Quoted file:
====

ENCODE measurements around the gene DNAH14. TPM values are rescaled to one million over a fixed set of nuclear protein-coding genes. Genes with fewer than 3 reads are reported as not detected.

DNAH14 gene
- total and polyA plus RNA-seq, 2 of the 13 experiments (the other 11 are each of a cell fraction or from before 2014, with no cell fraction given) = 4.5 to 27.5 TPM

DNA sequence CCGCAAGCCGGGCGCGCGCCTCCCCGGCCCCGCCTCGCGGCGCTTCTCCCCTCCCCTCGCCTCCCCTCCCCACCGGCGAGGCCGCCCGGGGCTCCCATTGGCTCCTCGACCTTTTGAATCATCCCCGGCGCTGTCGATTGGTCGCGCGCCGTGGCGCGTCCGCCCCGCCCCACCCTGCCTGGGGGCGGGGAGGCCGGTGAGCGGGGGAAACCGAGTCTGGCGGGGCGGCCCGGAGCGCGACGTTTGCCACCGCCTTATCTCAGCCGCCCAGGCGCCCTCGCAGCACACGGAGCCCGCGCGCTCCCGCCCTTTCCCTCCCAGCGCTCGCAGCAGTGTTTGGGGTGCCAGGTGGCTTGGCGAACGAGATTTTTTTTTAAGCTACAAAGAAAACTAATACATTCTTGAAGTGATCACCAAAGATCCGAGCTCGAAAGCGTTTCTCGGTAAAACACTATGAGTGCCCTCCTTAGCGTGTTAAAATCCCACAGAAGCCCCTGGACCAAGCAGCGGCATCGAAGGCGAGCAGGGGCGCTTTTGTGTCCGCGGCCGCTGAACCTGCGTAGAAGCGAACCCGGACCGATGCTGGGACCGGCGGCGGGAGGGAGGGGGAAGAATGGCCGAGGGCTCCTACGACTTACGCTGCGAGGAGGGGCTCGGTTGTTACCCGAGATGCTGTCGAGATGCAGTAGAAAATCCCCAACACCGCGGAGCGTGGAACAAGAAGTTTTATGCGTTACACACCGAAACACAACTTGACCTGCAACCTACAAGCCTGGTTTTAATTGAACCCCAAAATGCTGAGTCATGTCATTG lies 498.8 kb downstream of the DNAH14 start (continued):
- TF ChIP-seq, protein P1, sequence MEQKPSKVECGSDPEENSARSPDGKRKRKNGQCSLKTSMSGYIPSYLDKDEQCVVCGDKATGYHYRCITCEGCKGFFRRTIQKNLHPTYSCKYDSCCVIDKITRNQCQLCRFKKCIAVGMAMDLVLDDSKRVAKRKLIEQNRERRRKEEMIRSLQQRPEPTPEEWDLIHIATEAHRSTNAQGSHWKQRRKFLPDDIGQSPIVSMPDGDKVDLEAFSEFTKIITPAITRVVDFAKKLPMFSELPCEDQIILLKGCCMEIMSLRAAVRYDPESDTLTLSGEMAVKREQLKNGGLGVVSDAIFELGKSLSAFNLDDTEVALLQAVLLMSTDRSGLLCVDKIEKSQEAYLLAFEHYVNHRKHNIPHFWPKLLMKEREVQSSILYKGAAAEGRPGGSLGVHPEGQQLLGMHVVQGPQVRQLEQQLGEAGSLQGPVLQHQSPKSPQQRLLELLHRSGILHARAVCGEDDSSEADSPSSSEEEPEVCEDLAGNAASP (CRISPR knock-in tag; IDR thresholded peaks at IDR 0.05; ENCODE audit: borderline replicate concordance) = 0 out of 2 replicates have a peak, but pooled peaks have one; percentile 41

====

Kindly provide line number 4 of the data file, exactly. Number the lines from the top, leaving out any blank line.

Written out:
DNA sequence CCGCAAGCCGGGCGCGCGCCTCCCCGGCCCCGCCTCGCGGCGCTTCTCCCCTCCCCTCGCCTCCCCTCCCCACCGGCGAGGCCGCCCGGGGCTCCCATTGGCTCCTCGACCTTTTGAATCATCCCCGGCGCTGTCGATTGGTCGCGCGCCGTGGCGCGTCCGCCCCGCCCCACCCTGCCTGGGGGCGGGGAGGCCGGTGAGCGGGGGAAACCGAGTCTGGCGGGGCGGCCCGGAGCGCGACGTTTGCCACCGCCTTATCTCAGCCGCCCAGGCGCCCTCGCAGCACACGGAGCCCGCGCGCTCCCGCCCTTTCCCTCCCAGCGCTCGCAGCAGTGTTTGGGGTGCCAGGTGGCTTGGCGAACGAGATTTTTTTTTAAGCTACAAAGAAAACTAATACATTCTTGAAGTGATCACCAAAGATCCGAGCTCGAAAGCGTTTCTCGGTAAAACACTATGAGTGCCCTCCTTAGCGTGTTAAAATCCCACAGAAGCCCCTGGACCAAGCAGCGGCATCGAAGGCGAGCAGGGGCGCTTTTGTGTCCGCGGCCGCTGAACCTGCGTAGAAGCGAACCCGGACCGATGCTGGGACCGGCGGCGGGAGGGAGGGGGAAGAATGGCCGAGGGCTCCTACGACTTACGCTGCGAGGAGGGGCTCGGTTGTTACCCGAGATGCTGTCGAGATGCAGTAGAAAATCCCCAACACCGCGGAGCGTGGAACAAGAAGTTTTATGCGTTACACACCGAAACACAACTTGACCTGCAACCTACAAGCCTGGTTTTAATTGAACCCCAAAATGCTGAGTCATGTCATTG lies 498.8 kb downstream of the DNAH14 start (continued):